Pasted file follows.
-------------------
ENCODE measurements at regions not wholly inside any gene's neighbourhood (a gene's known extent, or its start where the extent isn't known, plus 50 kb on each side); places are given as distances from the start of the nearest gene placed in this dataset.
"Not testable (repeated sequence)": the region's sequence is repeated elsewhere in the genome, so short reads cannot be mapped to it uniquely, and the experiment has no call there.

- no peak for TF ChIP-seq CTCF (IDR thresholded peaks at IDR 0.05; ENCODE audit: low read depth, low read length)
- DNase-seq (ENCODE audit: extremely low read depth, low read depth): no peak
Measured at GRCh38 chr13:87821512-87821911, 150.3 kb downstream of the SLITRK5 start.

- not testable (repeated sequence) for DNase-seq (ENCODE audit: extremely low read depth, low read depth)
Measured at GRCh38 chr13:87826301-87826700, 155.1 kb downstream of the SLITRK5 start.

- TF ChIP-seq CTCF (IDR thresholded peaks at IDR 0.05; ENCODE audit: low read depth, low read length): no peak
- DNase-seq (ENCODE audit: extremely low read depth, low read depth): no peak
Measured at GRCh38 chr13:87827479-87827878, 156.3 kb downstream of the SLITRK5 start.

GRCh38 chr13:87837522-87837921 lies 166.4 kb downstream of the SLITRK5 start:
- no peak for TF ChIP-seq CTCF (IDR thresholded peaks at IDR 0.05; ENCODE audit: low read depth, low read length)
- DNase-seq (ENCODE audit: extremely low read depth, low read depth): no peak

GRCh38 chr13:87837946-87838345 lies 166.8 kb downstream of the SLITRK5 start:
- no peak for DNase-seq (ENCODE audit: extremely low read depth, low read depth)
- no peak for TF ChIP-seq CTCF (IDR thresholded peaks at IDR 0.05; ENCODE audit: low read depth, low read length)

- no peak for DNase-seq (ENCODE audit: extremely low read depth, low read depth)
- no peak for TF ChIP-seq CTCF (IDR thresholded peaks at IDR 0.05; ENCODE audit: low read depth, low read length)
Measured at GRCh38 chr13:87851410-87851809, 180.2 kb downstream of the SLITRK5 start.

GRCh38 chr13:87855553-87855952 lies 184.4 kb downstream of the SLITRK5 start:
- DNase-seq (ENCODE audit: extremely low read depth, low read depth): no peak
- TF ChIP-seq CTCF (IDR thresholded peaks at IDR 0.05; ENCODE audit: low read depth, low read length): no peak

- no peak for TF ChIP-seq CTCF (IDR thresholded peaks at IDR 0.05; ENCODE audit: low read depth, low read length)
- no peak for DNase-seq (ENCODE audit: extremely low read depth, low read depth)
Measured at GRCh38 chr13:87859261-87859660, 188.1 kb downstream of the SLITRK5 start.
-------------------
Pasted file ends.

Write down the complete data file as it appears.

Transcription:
ENCODE measurements at regions not wholly inside any gene's neighbourhood (a gene's known extent, or its start where the extent isn't known, plus 50 kb on each side); places are given as distances from the start of the nearest gene placed in this dataset.
"Not testable (repeated sequence)": the region's sequence is repeated elsewhere in the genome, so short reads cannot be mapped to it uniquely, and the experiment has no call there.

- no peak for TF ChIP-seq CTCF (IDR thresholded peaks at IDR 0.05; ENCODE audit: low read depth, low read length)
- DNase-seq (ENCODE audit: extremely low read depth, low read depth): no peak
Measured at GRCh38 chr13:87821512-87821911, 150.3 kb downstream of the SLITRK5 start.

- not testable (repeated sequence) for DNase-seq (ENCODE audit: extremely low read depth, low read depth)
Measured at GRCh38 chr13:87826301-87826700, 155.1 kb downstream of the SLITRK5 start.

- TF ChIP-seq CTCF (IDR thresholded peaks at IDR 0.05; ENCODE audit: low read depth, low read length): no peak
- DNase-seq (ENCODE audit: extremely low read depth, low read depth): no peak
Measured at GRCh38 chr13:87827479-87827878, 156.3 kb downstream of the SLITRK5 start.

GRCh38 chr13:87837522-87837921 lies 166.4 kb downstream of the SLITRK5 start:
- no peak for TF ChIP-seq CTCF (IDR thresholded peaks at IDR 0.05; ENCODE audit: low read depth, low read length)
- DNase-seq (ENCODE audit: extremely low read depth, low read depth): no peak

GRCh38 chr13:87837946-87838345 lies 166.8 kb downstream of the SLITRK5 start:
- no peak for DNase-seq (ENCODE audit: extremely low read depth, low read depth)
- no peak for TF ChIP-seq CTCF (IDR thresholded peaks at IDR 0.05; ENCODE audit: low read depth, low read length)

- no peak for DNase-seq (ENCODE audit: extremely low read depth, low read depth)
- no peak for TF ChIP-seq CTCF (IDR thresholded peaks at IDR 0.05; ENCODE audit: low read depth, low read length)
Measured at GRCh38 chr13:87851410-87851809, 180.2 kb downstream of the SLITRK5 start.

GRCh38 chr13:87855553-87855952 lies 184.4 kb downstream of the SLITRK5 start:
- DNase-seq (ENCODE audit: extremely low read depth, low read depth): no peak
- TF ChIP-seq CTCF (IDR thresholded peaks at IDR 0.05; ENCODE audit: low read depth, low read length): no peak

- no peak for TF ChIP-seq CTCF (IDR thresholded peaks at IDR 0.05; ENCODE audit: low read depth, low read length)
- no peak for DNase-seq (ENCODE audit: extremely low read depth, low read depth)
Measured at GRCh38 chr13:87859261-87859660, 188.1 kb downstream of the SLITRK5 start.